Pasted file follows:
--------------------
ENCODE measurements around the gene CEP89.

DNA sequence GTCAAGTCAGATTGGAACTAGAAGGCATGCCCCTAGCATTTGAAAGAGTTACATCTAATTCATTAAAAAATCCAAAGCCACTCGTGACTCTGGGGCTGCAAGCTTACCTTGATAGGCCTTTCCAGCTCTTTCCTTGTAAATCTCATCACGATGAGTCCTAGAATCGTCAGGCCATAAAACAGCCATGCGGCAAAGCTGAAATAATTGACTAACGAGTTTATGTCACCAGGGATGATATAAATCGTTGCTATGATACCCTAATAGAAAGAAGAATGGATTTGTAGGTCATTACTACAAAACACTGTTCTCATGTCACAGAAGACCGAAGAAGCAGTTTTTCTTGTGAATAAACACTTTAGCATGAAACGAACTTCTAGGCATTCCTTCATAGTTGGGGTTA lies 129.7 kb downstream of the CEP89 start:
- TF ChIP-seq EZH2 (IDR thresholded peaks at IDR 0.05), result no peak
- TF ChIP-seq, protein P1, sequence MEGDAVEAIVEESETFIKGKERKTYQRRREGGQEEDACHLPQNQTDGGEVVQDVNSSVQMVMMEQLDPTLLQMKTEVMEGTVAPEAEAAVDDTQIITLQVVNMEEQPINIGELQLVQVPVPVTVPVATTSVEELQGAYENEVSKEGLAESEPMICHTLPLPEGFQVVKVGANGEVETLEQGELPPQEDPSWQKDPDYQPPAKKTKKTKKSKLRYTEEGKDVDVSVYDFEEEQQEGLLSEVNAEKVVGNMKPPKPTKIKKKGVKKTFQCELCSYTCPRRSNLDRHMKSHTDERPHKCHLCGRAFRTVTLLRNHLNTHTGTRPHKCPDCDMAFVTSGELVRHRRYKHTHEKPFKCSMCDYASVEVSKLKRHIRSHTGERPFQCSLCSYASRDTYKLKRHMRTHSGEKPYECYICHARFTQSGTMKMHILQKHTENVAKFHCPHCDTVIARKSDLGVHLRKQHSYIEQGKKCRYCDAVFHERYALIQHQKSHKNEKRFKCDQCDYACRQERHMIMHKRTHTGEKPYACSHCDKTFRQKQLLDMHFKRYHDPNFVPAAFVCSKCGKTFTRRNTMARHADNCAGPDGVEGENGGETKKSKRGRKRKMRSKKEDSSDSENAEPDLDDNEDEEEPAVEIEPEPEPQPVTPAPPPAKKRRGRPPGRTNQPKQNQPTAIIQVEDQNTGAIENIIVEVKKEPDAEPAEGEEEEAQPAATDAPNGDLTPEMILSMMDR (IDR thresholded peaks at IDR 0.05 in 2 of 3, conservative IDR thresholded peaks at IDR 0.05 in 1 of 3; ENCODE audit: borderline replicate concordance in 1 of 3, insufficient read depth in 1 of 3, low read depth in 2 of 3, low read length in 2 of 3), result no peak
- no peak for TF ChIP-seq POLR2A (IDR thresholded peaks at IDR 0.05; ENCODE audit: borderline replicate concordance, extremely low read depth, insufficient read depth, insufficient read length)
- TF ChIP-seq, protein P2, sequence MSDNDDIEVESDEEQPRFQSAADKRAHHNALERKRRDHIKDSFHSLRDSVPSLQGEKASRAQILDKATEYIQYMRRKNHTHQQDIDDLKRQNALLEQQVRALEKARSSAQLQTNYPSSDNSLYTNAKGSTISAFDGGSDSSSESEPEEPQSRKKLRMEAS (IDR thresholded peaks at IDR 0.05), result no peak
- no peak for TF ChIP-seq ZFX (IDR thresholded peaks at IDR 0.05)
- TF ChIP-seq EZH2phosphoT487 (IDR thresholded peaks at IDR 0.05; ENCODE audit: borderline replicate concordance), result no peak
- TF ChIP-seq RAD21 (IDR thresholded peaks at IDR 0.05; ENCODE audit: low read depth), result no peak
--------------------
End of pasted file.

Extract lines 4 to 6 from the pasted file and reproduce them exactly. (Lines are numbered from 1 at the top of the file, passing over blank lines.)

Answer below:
- TF ChIP-seq, protein P1, sequence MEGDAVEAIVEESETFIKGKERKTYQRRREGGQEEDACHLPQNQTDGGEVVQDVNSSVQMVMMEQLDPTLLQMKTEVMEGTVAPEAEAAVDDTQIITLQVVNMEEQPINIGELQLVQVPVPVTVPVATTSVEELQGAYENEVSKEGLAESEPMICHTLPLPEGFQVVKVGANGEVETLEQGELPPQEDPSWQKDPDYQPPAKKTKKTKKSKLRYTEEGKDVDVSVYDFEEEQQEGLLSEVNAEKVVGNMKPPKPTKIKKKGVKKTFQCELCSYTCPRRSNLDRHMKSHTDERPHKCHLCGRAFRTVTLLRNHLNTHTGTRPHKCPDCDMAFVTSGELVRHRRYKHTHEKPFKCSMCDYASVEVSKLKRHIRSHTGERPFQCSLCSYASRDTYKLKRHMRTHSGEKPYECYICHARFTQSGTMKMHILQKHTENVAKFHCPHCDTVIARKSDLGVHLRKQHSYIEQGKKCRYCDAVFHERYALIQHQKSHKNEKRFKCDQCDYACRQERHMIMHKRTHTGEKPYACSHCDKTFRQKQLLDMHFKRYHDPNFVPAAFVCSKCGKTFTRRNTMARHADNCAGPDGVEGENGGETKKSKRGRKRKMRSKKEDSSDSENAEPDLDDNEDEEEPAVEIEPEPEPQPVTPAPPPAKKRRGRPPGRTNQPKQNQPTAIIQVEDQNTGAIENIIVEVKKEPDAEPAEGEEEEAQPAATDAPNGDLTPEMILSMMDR (IDR thresholded peaks at IDR 0.05 in 2 of 3, conservative IDR thresholded peaks at IDR 0.05 in 1 of 3; ENCODE audit: borderline replicate concordance in 1 of 3, insufficient read depth in 1 of 3, low read depth in 2 of 3, low read length in 2 of 3), result no peak
- no peak for TF ChIP-seq POLR2A (IDR thresholded peaks at IDR 0.05; ENCODE audit: borderline replicate concordance, extremely low read depth, insufficient read depth, insufficient read length)
- TF ChIP-seq, protein P2, sequence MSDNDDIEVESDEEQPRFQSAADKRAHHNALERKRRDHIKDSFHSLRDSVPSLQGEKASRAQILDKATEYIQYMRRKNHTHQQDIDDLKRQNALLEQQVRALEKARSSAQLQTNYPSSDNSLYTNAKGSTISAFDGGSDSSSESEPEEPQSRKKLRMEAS (IDR thresholded peaks at IDR 0.05), result no peak